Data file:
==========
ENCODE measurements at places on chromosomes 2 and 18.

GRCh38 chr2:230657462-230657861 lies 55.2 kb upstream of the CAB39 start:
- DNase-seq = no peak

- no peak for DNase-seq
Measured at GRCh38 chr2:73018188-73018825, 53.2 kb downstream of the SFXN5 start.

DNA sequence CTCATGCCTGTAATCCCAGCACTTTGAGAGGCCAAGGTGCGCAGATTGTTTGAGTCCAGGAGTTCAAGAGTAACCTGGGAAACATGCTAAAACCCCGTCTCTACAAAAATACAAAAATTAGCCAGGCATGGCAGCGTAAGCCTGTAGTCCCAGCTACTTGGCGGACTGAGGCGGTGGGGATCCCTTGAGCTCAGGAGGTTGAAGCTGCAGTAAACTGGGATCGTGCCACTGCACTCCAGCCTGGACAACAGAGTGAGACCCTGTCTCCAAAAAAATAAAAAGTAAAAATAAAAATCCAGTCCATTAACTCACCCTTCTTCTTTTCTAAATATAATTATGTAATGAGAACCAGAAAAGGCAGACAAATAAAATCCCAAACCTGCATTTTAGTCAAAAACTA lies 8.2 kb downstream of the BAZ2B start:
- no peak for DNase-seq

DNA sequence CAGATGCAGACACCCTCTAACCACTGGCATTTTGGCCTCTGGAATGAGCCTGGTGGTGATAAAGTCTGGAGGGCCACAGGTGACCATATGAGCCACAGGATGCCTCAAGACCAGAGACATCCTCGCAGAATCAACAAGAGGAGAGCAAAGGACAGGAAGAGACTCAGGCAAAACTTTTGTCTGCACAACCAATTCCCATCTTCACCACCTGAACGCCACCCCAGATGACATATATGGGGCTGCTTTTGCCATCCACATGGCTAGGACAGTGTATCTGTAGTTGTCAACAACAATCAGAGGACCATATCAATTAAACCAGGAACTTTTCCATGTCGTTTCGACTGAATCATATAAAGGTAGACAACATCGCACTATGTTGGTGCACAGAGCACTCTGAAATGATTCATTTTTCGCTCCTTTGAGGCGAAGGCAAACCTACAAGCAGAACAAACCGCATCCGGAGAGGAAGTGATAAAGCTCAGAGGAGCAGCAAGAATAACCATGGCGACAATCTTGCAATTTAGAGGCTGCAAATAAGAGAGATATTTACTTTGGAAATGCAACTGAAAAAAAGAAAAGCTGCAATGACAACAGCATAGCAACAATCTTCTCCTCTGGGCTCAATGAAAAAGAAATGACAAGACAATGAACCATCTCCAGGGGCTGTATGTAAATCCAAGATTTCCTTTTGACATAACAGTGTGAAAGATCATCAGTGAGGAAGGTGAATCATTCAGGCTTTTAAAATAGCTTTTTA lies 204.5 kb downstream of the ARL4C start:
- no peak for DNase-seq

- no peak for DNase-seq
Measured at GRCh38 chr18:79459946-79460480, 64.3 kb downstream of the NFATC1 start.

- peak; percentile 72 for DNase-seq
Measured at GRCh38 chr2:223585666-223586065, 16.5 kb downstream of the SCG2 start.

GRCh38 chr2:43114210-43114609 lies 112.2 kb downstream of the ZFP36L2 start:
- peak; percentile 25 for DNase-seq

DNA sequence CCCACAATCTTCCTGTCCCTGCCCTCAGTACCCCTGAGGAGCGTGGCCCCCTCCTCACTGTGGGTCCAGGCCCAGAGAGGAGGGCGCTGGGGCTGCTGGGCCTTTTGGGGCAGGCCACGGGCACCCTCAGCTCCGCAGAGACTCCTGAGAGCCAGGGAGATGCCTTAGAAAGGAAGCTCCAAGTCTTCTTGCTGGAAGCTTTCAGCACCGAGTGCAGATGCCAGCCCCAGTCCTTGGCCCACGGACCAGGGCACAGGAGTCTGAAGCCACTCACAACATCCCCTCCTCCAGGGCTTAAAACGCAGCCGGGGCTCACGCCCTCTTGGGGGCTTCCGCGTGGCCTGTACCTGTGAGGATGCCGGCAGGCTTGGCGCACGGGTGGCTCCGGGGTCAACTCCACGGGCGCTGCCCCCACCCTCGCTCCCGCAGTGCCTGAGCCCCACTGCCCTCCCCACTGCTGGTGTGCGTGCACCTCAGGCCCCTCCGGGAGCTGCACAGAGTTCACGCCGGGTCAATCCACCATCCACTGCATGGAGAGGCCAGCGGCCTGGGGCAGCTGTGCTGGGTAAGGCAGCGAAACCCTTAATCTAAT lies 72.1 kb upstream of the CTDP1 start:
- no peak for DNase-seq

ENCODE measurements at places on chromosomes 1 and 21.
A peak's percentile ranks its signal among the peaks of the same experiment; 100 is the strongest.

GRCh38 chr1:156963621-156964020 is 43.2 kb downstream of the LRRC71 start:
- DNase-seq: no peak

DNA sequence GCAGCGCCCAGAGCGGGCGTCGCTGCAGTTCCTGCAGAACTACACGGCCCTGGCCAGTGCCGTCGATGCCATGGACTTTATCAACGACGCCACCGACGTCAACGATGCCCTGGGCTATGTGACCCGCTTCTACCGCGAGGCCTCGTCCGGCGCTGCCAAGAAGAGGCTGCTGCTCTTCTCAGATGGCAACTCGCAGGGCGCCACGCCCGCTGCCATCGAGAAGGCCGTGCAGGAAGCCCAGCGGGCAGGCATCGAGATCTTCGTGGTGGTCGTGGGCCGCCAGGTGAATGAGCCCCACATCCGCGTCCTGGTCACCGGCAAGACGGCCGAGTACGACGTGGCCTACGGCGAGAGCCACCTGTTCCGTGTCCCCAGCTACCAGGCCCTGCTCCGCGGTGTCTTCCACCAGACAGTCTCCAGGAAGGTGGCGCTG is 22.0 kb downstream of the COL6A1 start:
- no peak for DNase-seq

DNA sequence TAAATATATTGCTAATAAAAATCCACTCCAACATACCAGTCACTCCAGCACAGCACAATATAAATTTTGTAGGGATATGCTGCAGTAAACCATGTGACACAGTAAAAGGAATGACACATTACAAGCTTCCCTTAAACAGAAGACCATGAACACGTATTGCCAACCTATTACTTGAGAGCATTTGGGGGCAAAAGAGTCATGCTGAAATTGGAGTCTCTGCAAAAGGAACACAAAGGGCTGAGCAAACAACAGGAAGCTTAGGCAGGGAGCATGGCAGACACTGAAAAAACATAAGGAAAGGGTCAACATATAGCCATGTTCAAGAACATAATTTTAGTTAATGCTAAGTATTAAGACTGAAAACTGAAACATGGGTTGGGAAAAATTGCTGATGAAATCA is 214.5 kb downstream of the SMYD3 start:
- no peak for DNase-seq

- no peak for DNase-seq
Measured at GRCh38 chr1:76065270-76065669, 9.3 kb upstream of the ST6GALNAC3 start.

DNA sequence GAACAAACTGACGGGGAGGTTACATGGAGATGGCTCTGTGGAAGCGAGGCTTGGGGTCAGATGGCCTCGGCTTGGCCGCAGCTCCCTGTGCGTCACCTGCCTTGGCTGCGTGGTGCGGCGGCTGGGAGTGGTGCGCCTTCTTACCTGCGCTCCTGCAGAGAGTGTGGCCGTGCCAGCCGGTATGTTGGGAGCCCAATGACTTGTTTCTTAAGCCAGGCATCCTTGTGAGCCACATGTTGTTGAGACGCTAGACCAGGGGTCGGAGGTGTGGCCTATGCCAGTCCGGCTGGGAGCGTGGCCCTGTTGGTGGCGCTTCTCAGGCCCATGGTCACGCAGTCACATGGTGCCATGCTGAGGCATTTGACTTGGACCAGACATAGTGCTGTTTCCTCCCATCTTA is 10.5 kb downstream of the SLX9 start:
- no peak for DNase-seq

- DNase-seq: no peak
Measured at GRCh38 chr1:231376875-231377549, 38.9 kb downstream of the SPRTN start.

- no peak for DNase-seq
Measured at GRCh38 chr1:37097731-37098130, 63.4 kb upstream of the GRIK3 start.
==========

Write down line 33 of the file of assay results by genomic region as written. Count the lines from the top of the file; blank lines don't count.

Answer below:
Measured at GRCh38 chr1:37097731-37098130, 63.4 kb upstream of the GRIK3 start.